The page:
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Monday, 21 October 2002
Page: 5479


Senator McGAURAN (2:41 PM) —My question is to the Minister for Family and Community Services and the Minister representing the Minister for Health and Ageing, Senator Vanstone. Will the minister update the Senate on how Australia's health care and social security systems are assisting the victims of the terrorist attacks in Bali and their families?


Senator VANSTONE (Minister for Family and Community Services and Minister Assisting the Prime Minister for the Status of Women) —I thank Senator McGauran for the question. Senators may like to know that Senator Patterson, on behalf of the government, is visiting a number of hospitals around Australia that are treating victims of the Bali bombing. Following the remarks that she made last week in the Senate, her department has continued to liaise with state and territory health authorities on the availability of hospital treatment capability especially in relation to burns patients. The advice received is that critical care units, while under stress, still have capacity to take additional patients. At present some 94 victims are being treated in Australian hospitals: 38 in Perth, 22 in Sydney, 14 in Darwin and fewer than 10 in Melbourne and Adelaide.

Media reports have suggested that certain organisms resistant to antibiotics and never seen before by Australian doctors have been isolated from the wounds of Australian patients brought to Australian hospitals from Bali. Expert advice available to the department of health is that a small number of organisms resistant to several antibiotics have been isolated. However, these bacteria have been previously isolated from time to time in Australian hospitals and Senator Patterson has been assured that there are alternative antibiotics available in Australia to which these bacteria are sensitive and that the burns can be properly treated.

The federal government has agreed to cover any out-of-pocket expenses for the treatment of injuries as a result of the bombings in Bali. The assistance will cover the difference between the Medicare rebate and the fee charged by the doctor for medical services. It will cover the full cost of medicines under the Pharmaceutical Benefits Scheme, including any co-payments that would normally be payable, and the cost of allied health services that are certified by a doctor as necessary and related to the injury. The government will also be paying the cost of air fares or road or rail transport for the patient and accompanying family members to travel from hospital to their home town.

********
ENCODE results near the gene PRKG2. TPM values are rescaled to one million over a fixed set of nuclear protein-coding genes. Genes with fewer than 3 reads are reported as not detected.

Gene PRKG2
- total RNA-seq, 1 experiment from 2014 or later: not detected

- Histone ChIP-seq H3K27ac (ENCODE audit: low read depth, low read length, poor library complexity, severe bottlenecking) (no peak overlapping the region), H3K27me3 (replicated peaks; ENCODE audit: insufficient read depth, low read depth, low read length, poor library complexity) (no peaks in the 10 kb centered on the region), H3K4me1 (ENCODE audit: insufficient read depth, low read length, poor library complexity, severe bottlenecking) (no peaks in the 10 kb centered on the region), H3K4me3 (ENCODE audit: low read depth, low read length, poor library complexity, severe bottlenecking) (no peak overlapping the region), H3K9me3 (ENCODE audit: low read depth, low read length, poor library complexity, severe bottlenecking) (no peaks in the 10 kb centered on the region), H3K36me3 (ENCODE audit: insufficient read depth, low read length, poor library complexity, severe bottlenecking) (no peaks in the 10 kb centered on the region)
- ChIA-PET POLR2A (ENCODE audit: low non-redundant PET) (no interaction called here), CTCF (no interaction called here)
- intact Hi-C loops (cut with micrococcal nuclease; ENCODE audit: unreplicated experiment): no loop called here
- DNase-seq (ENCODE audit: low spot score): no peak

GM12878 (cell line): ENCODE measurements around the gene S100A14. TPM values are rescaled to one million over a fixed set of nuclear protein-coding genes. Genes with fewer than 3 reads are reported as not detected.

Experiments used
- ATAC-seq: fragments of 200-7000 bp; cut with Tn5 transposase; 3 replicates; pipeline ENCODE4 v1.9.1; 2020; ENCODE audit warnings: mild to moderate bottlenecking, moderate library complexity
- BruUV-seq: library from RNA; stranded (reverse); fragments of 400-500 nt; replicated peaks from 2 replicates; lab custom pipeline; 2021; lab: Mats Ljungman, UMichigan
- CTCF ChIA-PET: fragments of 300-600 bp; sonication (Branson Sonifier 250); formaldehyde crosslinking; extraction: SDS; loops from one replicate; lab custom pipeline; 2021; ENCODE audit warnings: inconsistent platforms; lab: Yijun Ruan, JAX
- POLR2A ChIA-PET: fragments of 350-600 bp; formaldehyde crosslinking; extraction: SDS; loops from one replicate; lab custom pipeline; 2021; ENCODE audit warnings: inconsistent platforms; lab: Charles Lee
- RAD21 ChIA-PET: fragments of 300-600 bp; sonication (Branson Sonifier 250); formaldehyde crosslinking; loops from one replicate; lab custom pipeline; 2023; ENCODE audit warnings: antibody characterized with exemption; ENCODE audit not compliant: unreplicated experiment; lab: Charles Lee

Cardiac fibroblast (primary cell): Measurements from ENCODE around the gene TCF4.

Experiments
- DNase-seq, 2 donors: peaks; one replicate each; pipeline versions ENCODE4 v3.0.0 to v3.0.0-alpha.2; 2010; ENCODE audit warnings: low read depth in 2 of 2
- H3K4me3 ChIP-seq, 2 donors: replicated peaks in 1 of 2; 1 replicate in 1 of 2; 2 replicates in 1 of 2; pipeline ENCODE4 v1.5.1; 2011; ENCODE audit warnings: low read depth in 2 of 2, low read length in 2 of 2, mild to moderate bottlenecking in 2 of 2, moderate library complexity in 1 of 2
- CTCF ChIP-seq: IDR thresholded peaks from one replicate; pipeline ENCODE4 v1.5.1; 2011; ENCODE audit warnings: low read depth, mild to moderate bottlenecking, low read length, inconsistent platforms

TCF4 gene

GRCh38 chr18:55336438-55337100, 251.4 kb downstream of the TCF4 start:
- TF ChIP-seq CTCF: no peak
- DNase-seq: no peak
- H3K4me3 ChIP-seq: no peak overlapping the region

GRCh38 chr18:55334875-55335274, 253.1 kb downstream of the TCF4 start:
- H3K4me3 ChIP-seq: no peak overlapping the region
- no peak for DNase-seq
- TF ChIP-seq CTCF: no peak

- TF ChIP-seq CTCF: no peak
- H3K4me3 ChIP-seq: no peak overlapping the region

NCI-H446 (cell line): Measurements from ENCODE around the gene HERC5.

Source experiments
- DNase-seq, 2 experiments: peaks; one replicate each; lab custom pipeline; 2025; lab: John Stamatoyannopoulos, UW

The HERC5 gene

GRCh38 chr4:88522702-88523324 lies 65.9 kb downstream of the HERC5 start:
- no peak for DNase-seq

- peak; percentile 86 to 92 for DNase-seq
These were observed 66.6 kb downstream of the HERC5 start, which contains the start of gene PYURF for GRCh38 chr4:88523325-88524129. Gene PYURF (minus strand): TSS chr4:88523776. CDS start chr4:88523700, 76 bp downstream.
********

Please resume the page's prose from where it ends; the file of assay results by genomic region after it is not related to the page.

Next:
Three seriously injured Indonesian patients were flown to Darwin on Saturday, 19 October and their families accompanied them. Unfortunately one of the patients died shortly after being admitted to the Darwin hospital. The two others were transferred to Perth later that day. The health department has worked with Australian and Indonesian medical staff in Bali to obtain descriptions of the injuries of Indonesian nationals who may be evacuated to Australia so that hospitals can be well informed prior to their arrival. Importantly, last Friday the government authorised that non-Australian victims of the bombings being treated in our hospitals would be treated as Medicare patients.

Counselling is a major concern. Each state and territory has put in place counselling services for the many people who may have been traumatised by the event, and the government has asked to be advised if any further assistance in providing these services is required. Further to that, as a part of its national coordination role, the Department of Health and Ageing is assisting in the compilation of a full list of people who have been admitted to Australian hospitals as a result of injuries in Bali. That list will help health authorities in the management of longer term health support, including access to mental health services later.

Centrelink is running a 24-hour, seven-days-a-week hotline that Australians can reach by dialling 13 61 25. They can get help for themselves and for their families and friends including streamlined access to financial support, possibly a two-week special payment, access to social workers and counselling, financial assistance for travel and a daily living allowance for people visiting hospitalised relatives in Australia and for those intending to travel to Bali to identify relatives. Centrelink has made contact with all hospitals and state services to offer support and assistance with counselling and information.